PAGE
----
Abraham.In.Motion to dance emotional 'Pavement' for AU audience
Alfred University’s (AU) Marlin and Ginger Miller Dance Residency Program welcomes dancer/choreographer Kyle Abraham’s company, Abraham.In.Motion presenting “Pavement,” Friday, Sept. 6 at 8 p.m. in Miller Theater, Miller Performing Art Center.
The performance is open to the public; tickets are required. General admission is $10 and $2 for students; admission is free for senior citizens. Please note that the work contains graphic language and violent themes. Tickets may be reserved by emailing email@example.com or calling 607.871.2828.
“Pavement” comes to the AU campus with the support of the College of Liberal Arts and Sciences and the Performing Arts Division.
Set in the historically black neighborhoods of Pittsburgh, “Pavement” is a dance work strongly influenced by the writings of W.E.B. Du Bois and John Singleton’s 1991 film “Boyz N the Hood.” The work is geared at creating a strong emotional understanding of a culture plagued by a history of discrimination, genocide, and an overbearing desire and need for freedom and equality.
“Pavement” premiered at Harlem Stage in November 2012. Many were drawn to the show’s wide variety of music, ranging from Bach to Sam Cooke, to express the themes of violence, love, and pain. However, the most striking feature of the show, in the opinions of its critics, is the perspective which is seen from a group of friends struggling to stay together while their community is being torn apart. Andrew Boynton of The New Yorker magazine described the play as “a hard, unforgiving thing, but for some people it is also home.”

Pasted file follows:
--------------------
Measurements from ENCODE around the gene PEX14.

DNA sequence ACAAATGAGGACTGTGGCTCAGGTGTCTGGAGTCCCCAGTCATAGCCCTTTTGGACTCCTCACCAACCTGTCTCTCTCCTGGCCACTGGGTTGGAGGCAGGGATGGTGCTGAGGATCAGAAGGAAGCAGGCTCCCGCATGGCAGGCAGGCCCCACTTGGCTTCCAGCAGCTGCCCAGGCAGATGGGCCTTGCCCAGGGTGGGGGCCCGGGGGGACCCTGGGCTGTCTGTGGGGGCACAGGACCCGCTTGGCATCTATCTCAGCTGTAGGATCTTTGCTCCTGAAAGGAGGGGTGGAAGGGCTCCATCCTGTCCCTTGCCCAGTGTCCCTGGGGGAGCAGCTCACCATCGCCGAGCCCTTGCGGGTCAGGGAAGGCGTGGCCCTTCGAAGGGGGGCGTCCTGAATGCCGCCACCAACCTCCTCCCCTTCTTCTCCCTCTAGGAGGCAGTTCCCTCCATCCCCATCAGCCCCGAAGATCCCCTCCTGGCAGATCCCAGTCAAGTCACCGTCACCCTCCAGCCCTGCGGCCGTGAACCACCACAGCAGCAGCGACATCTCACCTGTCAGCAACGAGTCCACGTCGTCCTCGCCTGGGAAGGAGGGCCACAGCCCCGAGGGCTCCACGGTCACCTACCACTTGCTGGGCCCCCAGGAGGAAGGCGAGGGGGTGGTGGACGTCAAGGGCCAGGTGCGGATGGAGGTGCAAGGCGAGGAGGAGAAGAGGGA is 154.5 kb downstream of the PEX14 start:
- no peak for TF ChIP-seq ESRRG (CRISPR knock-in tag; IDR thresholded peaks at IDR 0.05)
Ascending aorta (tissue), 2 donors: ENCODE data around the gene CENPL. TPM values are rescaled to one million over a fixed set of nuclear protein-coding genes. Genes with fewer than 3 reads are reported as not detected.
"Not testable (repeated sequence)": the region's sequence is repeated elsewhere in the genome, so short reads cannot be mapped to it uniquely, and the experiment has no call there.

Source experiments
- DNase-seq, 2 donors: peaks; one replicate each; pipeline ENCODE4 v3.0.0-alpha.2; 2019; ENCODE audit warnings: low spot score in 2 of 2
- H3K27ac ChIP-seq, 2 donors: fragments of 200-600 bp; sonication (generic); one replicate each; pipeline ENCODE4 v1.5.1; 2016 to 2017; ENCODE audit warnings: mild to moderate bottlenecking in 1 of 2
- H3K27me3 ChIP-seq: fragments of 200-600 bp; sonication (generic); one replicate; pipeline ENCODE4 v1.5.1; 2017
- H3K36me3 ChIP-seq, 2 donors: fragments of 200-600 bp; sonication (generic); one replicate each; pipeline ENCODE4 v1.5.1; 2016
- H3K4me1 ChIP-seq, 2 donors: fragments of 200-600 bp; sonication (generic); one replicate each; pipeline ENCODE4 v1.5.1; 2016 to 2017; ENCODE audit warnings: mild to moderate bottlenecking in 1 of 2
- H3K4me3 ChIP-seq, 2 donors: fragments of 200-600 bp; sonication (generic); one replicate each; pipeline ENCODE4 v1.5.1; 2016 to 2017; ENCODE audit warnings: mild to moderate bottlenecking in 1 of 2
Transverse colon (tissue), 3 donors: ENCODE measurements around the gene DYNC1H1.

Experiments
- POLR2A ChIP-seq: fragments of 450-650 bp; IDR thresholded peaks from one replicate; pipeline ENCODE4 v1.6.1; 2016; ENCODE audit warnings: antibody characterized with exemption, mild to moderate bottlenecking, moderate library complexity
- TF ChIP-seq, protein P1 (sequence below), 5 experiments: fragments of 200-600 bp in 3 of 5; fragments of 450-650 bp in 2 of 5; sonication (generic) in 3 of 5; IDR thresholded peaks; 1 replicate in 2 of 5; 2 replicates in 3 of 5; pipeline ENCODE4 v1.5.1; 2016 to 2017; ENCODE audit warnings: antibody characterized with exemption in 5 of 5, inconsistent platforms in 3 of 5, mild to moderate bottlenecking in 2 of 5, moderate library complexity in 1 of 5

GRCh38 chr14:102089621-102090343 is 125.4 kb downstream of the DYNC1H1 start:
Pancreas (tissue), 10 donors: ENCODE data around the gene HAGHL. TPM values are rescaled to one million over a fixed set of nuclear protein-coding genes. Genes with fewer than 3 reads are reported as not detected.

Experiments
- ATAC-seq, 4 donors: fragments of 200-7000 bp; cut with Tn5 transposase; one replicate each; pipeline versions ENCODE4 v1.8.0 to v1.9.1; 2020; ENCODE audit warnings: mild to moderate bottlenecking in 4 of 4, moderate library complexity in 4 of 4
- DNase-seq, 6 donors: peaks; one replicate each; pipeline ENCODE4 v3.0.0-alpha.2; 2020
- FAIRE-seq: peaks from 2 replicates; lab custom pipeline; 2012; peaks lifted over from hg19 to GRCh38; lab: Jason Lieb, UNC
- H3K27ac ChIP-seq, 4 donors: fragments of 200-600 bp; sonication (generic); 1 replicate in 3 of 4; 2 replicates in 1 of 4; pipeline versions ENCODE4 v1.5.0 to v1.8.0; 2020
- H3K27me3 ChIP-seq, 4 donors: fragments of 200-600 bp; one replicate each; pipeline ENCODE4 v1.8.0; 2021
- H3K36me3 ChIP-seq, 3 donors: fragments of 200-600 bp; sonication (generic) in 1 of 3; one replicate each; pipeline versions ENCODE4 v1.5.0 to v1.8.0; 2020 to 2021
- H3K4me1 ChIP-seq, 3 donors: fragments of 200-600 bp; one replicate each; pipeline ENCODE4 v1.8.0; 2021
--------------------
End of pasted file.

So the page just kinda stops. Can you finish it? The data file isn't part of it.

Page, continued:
The mission of Kyle Abraham/Abraham.In.Motion is to create an evocative interdisciplinary body of work. Born into Hip Hop culture in the late 1970s and grounded in Abraham’s artistic upbringing in classical cello, piano, and the visual arts, the goal of the movement is to delve into identity in relation to a personal history. The work entwines a sensual and provocative vocabulary with a strong emphasis on sound, human behavior, and all things visual.
In 2010, Abraham received a prestigious Bessie Award for Outstanding Performance in Dance for his work in The Radio Show and a Princess Grace Award for Choreography. He was selected as one of Dance Magazine’s 25 To Watch in 2009. In 2011, OUT Magazine labeled Abraham as the “best and brightest creative talent to emerge in New York City in the age of Obama.” His choreography has been presented throughout the United States and abroad.
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